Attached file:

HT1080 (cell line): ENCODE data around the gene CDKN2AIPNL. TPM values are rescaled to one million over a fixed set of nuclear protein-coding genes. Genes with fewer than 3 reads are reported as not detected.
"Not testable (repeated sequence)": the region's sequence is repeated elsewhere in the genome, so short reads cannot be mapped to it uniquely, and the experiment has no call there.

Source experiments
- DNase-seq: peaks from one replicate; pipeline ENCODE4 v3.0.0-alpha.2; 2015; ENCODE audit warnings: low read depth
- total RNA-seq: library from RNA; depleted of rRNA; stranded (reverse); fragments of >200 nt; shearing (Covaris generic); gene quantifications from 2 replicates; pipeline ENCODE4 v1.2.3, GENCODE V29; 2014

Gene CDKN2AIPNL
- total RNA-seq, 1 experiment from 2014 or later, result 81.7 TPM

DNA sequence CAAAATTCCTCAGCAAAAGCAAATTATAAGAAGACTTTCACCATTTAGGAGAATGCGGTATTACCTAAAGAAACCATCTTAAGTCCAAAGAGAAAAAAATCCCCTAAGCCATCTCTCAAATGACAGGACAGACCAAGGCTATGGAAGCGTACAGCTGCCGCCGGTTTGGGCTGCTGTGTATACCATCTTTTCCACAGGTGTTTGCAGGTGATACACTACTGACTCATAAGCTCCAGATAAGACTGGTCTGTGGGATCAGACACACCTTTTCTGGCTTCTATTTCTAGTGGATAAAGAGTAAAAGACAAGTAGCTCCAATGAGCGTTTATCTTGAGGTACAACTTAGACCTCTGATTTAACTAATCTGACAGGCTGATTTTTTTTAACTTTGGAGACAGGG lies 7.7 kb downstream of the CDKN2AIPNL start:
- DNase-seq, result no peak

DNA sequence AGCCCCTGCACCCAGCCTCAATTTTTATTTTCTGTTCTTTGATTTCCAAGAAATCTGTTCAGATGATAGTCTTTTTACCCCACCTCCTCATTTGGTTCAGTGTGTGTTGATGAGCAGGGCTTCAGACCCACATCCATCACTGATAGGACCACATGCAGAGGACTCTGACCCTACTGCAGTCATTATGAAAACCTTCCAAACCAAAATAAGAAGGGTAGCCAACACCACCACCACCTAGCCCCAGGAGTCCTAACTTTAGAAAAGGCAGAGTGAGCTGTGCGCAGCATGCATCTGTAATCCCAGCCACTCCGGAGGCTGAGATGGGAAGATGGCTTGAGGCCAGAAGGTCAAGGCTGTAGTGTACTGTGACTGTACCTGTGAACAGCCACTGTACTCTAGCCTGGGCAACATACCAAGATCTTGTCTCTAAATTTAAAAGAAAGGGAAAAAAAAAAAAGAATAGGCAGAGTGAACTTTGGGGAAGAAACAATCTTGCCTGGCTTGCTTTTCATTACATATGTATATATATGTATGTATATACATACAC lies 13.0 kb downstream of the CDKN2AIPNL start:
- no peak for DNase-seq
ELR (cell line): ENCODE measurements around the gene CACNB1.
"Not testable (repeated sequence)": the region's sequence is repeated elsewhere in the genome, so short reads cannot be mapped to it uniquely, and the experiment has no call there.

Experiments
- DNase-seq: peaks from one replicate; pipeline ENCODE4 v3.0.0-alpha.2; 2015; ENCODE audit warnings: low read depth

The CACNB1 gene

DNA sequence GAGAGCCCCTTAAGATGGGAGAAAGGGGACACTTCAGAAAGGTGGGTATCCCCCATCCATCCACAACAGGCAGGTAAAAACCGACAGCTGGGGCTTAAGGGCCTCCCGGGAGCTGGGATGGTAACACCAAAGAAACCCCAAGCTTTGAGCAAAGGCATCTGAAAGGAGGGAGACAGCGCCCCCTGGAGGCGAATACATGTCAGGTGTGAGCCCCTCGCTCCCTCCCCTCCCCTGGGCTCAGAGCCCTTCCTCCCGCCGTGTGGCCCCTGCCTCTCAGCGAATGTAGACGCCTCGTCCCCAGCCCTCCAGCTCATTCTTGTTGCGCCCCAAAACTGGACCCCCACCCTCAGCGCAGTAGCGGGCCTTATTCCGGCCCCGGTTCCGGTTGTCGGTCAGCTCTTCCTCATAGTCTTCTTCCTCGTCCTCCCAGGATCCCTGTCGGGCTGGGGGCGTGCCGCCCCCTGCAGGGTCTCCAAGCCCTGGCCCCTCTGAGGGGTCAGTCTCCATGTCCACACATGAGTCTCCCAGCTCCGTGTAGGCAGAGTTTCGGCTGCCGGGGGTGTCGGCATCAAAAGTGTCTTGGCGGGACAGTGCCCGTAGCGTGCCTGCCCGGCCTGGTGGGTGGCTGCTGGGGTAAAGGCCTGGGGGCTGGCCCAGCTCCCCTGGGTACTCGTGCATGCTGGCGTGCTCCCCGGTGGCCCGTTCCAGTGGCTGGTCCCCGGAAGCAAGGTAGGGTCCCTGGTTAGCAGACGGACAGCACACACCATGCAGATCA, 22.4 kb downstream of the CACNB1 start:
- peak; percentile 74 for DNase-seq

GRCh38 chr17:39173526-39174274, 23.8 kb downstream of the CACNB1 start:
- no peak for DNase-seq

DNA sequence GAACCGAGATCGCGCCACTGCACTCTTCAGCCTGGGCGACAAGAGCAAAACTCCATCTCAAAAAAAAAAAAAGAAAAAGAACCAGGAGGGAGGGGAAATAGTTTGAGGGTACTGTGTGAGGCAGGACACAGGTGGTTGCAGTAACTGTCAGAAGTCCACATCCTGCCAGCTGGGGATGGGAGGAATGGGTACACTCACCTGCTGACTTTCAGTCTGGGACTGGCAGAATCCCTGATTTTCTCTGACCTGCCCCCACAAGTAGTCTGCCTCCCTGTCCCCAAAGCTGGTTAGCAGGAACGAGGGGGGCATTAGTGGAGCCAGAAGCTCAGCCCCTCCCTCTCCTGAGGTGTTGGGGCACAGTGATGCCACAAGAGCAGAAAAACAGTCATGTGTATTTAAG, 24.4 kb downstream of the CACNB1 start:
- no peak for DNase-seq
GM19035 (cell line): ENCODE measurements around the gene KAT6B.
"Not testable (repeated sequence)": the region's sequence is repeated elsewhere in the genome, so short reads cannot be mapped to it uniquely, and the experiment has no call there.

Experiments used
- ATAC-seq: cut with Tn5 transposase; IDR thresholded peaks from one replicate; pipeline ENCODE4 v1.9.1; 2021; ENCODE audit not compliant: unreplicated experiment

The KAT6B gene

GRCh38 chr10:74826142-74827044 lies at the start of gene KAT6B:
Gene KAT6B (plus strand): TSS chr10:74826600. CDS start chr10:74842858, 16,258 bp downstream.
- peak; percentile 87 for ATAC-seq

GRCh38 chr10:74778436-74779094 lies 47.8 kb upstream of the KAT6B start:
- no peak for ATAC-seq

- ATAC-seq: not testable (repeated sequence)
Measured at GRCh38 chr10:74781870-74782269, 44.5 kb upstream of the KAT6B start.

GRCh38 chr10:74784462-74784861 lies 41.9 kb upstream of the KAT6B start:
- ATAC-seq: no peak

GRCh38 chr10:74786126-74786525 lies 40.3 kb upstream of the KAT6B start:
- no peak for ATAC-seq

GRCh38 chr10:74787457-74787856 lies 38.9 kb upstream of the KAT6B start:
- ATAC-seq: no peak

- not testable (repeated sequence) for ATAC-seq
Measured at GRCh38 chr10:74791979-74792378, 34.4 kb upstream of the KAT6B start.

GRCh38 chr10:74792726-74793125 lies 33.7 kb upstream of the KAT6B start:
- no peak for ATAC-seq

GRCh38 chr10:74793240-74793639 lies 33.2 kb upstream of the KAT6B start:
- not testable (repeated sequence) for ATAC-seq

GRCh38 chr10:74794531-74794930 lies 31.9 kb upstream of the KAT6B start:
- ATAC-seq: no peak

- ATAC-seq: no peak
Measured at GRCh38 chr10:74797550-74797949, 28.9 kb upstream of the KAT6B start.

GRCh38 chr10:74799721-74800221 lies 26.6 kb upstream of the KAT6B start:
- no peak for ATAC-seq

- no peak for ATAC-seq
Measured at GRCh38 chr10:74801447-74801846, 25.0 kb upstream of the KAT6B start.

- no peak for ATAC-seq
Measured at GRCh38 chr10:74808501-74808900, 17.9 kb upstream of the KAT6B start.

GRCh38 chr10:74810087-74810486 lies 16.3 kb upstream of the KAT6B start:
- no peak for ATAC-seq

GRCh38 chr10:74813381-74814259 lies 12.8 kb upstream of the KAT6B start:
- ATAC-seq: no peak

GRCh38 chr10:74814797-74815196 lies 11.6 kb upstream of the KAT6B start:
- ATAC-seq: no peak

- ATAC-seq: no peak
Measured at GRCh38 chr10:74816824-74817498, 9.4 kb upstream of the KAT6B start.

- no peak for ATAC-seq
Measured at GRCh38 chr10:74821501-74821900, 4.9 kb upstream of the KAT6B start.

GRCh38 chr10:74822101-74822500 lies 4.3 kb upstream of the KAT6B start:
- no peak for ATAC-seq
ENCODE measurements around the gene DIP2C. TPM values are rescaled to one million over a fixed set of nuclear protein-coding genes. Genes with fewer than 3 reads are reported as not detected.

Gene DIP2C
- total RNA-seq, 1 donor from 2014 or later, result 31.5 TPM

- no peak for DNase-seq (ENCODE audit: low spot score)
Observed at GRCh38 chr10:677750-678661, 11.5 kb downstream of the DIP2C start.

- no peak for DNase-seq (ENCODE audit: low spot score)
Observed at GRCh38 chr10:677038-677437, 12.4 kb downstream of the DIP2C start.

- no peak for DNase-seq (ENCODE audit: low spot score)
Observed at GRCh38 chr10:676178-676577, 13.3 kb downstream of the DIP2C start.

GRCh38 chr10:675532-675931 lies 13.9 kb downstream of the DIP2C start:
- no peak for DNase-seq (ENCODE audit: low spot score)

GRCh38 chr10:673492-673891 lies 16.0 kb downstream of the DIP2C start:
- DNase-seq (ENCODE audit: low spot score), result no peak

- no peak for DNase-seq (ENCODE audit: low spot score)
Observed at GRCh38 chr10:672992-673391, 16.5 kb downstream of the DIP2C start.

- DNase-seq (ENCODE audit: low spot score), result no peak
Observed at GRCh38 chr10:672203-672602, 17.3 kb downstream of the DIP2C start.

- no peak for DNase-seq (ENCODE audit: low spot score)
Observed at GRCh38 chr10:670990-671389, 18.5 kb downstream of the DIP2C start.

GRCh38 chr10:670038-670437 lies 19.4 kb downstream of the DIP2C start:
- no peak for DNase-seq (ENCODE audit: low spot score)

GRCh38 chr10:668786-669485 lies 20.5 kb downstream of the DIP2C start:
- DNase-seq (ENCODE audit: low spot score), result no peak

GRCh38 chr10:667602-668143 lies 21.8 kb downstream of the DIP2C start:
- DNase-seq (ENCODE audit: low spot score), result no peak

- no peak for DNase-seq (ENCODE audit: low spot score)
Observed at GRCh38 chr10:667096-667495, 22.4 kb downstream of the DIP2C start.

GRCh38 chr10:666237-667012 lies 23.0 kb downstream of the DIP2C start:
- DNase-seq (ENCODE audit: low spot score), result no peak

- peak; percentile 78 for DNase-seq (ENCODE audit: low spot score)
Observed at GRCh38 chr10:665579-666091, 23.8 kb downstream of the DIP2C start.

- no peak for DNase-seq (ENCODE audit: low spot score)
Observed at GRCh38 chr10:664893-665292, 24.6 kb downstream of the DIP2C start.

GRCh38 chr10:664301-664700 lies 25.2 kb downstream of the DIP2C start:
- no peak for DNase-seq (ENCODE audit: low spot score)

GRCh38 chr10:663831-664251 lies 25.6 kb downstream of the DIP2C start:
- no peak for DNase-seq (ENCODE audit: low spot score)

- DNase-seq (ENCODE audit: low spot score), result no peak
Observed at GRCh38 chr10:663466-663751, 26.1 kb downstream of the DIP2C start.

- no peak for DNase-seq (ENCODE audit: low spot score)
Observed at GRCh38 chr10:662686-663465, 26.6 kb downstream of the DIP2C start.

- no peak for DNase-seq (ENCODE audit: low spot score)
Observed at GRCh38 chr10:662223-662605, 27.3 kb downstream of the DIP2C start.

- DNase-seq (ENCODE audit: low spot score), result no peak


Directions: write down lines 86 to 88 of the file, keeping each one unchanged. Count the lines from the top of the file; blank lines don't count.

- no peak for DNase-seq (ENCODE audit: low spot score)
Observed at GRCh38 chr10:670990-671389, 18.5 kb downstream of the DIP2C start.

GRCh38 chr10:670038-670437 lies 19.4 kb downstream of the DIP2C start: